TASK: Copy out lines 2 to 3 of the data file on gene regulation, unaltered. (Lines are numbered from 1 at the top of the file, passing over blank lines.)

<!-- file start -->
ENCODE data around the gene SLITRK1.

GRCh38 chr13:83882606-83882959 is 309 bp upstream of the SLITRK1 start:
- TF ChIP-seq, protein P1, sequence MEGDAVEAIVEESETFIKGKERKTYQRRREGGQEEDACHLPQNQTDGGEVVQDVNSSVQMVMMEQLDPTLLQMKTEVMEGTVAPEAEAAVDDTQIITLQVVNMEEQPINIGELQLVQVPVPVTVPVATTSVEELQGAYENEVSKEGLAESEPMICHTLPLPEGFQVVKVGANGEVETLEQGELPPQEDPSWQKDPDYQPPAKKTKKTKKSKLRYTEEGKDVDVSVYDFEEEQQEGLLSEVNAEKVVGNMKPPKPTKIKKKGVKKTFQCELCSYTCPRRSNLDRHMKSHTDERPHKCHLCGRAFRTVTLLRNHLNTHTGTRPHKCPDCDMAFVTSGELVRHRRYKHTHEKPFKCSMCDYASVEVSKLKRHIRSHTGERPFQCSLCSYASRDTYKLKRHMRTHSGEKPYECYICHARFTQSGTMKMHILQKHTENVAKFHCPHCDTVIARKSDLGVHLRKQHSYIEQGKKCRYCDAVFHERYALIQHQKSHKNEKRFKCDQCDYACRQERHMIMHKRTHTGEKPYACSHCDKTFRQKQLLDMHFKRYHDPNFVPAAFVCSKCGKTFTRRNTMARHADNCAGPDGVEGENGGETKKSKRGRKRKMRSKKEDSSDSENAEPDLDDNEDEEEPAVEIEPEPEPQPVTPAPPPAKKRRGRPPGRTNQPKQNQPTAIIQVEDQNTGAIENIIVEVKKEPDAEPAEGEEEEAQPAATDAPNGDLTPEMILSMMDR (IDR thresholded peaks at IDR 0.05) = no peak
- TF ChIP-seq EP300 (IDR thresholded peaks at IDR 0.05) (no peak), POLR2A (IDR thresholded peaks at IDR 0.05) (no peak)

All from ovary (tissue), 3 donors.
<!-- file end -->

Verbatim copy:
GRCh38 chr13:83882606-83882959 is 309 bp upstream of the SLITRK1 start:
- TF ChIP-seq, protein P1, sequence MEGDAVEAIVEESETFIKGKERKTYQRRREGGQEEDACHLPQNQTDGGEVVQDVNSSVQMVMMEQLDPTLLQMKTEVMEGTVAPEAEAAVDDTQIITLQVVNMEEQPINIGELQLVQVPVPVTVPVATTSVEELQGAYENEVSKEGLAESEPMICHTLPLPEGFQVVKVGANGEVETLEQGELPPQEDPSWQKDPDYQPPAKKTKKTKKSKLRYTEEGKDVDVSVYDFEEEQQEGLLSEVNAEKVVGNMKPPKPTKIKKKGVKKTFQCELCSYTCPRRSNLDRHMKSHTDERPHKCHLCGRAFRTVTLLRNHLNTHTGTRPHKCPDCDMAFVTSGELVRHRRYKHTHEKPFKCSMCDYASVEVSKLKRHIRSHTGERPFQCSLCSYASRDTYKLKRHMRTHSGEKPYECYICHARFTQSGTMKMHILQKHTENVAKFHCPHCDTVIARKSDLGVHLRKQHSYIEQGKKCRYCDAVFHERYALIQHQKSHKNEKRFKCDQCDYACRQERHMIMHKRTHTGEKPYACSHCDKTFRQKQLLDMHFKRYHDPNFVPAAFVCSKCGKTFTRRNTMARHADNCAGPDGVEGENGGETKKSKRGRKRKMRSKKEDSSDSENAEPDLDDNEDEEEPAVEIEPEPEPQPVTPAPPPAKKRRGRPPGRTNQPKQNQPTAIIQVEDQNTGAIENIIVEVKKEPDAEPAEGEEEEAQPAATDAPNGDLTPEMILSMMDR (IDR thresholded peaks at IDR 0.05) = no peak